While driving my children home from the (best) zoo, I glanced at the back of my hands gripping the steering wheel. With the way the sun hit them, I saw them in a completely different light. My years started flooding back to me in full force. I realized at that very moment that I was not afraid to show my age. Our hands tell stories, our laugh lines share memories, our foreheads show sorrow and triumph. I am not one that has this amazing skin regime or always remembers to wear sunscreen (after applying it to my kids, we are off to the races and more often than not, my skin gets forgotten), so I am beginning to show repercussions of that.
We live in a society where women are exalted for staying forever young. We want to lose weight crazy quick, have skin that is supple, and hair that is luxurious and trendy. There is nothing wrong with these thoughts, however, I believe within all those things we lose track of all the reasons why we got that way. Baby weight is a pain in the rear end to lose, wrinkles will happen regardless of the insane amount of creams we use because we are living a full life, and hair, well, depends on the humid, dry, rainy, snowy, hot, tumultuous weather.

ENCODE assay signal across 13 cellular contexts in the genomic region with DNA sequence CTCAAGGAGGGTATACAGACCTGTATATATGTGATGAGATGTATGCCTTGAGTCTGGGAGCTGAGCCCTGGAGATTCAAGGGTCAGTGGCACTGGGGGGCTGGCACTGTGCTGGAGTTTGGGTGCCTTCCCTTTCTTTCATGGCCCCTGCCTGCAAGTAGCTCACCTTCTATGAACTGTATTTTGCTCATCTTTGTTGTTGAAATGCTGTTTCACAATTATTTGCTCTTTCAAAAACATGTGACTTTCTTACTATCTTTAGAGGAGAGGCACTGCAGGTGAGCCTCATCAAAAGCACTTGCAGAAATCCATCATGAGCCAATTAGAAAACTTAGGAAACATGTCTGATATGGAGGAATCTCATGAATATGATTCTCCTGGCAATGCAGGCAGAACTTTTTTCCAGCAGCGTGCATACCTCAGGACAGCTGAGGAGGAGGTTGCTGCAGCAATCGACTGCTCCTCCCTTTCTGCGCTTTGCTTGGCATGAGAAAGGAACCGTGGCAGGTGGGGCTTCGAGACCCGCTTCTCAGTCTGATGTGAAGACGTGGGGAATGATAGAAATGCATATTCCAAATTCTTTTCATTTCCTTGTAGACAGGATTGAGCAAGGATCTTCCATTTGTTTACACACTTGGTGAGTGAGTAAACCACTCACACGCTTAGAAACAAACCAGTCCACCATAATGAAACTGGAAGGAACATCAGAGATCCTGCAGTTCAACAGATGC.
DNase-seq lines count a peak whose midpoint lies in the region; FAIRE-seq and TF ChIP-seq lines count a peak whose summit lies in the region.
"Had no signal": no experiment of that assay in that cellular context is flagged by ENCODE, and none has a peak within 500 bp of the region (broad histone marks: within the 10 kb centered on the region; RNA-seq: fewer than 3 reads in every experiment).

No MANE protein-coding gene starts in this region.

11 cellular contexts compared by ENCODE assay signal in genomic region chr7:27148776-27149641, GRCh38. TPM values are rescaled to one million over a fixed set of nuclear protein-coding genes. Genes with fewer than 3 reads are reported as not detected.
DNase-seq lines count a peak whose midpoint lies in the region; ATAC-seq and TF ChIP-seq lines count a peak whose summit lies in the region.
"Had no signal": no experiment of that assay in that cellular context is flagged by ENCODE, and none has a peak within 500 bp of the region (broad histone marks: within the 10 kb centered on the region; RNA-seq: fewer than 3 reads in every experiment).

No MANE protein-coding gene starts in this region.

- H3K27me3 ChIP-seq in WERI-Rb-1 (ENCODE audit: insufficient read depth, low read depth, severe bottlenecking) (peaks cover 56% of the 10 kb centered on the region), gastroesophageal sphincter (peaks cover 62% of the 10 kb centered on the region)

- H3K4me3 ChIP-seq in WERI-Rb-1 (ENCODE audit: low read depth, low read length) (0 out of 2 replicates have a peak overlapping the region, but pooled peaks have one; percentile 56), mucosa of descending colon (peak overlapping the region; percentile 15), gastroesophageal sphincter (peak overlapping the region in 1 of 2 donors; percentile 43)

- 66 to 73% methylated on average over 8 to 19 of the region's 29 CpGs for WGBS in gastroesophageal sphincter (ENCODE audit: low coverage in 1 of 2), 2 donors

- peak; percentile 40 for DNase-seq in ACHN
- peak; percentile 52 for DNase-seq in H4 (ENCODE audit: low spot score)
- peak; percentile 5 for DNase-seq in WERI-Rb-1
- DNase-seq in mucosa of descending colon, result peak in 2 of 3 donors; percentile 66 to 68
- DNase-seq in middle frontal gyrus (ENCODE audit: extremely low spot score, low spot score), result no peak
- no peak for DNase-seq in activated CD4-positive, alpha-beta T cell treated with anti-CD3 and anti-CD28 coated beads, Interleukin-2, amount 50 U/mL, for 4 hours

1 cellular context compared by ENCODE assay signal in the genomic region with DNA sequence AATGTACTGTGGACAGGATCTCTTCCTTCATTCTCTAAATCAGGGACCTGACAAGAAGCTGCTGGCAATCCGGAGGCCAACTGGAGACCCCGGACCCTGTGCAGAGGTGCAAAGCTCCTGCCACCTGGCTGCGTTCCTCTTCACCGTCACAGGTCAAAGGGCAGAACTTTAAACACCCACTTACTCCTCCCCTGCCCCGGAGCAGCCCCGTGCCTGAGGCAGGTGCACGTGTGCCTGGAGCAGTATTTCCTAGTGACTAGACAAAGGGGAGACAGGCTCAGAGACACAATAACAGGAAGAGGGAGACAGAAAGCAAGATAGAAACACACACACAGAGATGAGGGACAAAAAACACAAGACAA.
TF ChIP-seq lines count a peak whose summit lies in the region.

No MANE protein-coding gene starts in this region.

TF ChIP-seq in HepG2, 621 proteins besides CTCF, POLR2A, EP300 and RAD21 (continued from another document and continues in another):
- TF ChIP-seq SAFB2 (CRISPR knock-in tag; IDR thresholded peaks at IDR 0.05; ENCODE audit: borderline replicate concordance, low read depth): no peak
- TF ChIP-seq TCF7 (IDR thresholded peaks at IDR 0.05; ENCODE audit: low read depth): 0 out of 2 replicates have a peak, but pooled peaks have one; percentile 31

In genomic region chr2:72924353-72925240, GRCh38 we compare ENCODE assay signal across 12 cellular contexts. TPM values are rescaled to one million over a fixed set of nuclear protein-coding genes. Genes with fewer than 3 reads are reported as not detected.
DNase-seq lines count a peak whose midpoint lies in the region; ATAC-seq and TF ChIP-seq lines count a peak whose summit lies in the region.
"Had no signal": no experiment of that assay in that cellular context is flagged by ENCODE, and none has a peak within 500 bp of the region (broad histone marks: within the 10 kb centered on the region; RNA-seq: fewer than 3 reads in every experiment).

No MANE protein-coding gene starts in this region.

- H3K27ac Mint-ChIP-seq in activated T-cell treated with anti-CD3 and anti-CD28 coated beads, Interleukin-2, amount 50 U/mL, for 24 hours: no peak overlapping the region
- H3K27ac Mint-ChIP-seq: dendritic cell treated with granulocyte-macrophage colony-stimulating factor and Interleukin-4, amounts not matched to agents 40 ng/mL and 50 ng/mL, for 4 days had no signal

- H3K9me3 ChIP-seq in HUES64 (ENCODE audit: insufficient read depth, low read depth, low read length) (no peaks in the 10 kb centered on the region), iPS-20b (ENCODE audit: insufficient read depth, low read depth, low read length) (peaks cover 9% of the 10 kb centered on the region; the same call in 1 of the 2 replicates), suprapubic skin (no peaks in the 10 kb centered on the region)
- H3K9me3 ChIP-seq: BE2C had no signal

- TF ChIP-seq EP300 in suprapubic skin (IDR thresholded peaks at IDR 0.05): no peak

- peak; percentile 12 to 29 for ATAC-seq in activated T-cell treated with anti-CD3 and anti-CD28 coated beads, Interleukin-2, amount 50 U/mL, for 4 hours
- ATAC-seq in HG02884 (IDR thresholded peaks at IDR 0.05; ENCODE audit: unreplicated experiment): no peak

My hands look the same, but are different. Something I overheard my mom once tell my dad will always stick with me. “Even throughout all the years of us getting older, you will always look the same to me. You will always look like you did on the first day we met.” I look at my husband now and realize how true that is. In our wedding photo he, of course, looks younger (kids have the ability to take their toll on a human), but I’ve never really noticed. He looks the same to me as he always has. THAT is love. We must love our aging selves just as much as our aging partner. I’m all for keeping myself vibrant and healthy, but aging gracefully is not this depressive state of mind anymore.